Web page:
Sadly, some pets become lost or you’ve found someone’s lost pet, but what’s the best means of pets being reunited with their owners? Lately, social media is popular but so is putting flyers around town. Taking a found pet to the local animal shelter is the best option for the animal to find its owners. If a person opts to do advertising for a found pet, do not put too much information on a post or flyer which gives someone a chance to claim an animal that does not belong to them just because they thinks it is cute. A post with no picture and a brief description leaving out one good identifying mark might be a better way to make sure an animal is returned to the rightful owner. If you take the animal to the local shelter but have fallen in love with this pet, at the High Desert Humane Society you can ask for the date in which the animal will be available for adoption and then you will be first in line to adopt if the previous owner is not found. “We just give them the adoption date and ask that they call first thing that morning,” says Gigi from HDHS. “If you do find someone’s pet or you lose your pet you should contact the High Desert Humane Society at 538-9261 and leave a description of the animal, where it was found or lost and your contact information. This can be done 24/7 as we have an answering machine for after-hours calls.”


Teddy Bear

Romeo grew up as a street cat in Silver City. Now he resides with Johan and Rita Kivinen but he still makes his rounds in the neighborhood. He visits the local barbershop, Snuffy Cuts and greets his neighbor Phillip when he gets off work. Romeo knows everyone’s schedule. Romeo has seen more than nine lives and his human, Johan used up one of his lives during a recent rollover in the car. When Johan picked Romeo up from the veterinarian’s office, Romeo managed to escape from the carrier and jumped on Johan obstructing his view and crashed the car. “We've got lots of names for Romeo: Brat Cat and MasterCard BUT we continue to celebrate his being with us,” says Rita.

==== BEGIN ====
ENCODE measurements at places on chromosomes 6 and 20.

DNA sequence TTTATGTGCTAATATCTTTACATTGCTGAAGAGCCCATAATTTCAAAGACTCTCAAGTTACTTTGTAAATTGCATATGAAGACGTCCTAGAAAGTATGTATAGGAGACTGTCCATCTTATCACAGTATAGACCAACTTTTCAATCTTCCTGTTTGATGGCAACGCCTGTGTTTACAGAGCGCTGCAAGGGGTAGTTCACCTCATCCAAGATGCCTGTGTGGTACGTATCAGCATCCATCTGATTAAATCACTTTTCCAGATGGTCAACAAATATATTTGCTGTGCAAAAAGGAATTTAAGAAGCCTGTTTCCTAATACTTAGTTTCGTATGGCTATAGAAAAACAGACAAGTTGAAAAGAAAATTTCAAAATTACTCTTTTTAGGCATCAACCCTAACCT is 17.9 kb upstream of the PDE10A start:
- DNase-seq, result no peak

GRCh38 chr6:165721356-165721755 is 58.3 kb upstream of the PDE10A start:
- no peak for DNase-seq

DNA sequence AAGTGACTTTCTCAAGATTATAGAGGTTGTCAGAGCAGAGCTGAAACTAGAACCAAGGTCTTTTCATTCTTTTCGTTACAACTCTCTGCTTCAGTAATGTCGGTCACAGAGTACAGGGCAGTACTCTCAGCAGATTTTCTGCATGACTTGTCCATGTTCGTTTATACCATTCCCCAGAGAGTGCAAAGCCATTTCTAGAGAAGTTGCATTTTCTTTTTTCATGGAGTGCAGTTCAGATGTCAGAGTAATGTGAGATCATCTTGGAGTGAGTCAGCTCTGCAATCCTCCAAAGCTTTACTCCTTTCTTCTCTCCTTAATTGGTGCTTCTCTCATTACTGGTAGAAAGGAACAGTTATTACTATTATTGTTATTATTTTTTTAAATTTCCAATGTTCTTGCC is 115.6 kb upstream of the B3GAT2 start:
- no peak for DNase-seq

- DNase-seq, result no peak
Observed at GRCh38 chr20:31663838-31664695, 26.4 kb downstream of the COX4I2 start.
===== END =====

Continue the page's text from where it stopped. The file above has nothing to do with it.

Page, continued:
Rebecca Martin was sitting in front of her gallery, Vibrations, and noticed a woman carrying something. It was a dog! The woman came over and asked Rebecca if she knew anyone who wanted a dog and Rebecca knew this dog was for her. Teddy Bear and Rebecca are now inseparable. Teddy Bear hangs out at the gallery, and can be seen at the Murray Ryan Visitors’ Center. Teddy Bear has a very active social life and has his own Facebook page called ‘Teddy says.’ Rebecca writes the messages that Teddy Bear transmits. Teddy Bear’s stated mission is to spread love and joy. “He’s a little love fountain!” says Rebecca.

Magnus & Bjorn aka Squeaky Dave and Cindy Kendrick had gone a few years without cats in their home and decided it was time to get a couple. They went to the local animal shelter and decided on a pair of cats who were in the same cage with each other. “We like the fact that they are brothers so they actually like each other and they get along,” says Cindy. Magnus and Squeaky like to run up and down the stairs of their loft style house. “We don’t have to worry about bugs, either,” says Cindy. Magnus and Squeaky are always on patrol.

Daizy Duke


Booger & Turd

Daizy Duke was born in an apartment that didn’t allow pets. Her mother’s owner had to find homes for her puppies or get evicted. William and Elizabeth Lloyd adopted Daizy Duke thinking she was old enough for adoption but realized her vision was as if she might be 5 weeks old. Daizy took comfort in a fur to make her feel like she was with her mother. You may meet Daizy Duke at Lloyd Studios when she isn’t skateboarding or riding a scooter with her human companions. “She also likes spelunking and hiking all around the Boston Hills trails,” says Elizabeth.